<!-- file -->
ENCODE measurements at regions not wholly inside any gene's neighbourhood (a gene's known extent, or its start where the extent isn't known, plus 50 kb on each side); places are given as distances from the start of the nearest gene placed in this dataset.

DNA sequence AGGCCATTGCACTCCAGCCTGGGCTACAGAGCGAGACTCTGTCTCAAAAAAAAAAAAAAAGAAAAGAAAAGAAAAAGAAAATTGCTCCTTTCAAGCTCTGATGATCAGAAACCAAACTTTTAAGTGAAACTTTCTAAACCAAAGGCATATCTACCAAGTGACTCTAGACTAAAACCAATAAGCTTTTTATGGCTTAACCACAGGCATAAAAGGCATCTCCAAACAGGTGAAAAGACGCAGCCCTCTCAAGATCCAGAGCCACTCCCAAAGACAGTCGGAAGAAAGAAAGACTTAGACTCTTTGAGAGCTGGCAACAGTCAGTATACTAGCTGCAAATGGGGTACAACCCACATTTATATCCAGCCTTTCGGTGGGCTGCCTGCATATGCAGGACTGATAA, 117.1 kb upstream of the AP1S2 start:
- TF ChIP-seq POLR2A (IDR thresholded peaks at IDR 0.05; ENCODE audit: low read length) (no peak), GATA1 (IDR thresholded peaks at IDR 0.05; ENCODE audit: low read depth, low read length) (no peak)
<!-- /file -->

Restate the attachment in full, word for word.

ENCODE measurements at regions not wholly inside any gene's neighbourhood (a gene's known extent, or its start where the extent isn't known, plus 50 kb on each side); places are given as distances from the start of the nearest gene placed in this dataset.

DNA sequence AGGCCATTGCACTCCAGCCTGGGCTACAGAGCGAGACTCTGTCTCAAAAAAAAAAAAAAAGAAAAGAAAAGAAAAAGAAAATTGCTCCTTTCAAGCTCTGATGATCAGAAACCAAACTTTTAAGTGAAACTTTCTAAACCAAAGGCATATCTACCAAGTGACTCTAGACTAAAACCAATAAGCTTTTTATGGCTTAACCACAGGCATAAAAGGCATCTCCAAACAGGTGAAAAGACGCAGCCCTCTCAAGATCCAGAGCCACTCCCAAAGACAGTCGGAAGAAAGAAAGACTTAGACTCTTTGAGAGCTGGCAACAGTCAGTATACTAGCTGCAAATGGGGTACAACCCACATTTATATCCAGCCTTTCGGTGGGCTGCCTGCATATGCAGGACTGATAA, 117.1 kb upstream of the AP1S2 start:
- TF ChIP-seq POLR2A (IDR thresholded peaks at IDR 0.05; ENCODE audit: low read length) (no peak), GATA1 (IDR thresholded peaks at IDR 0.05; ENCODE audit: low read depth, low read length) (no peak)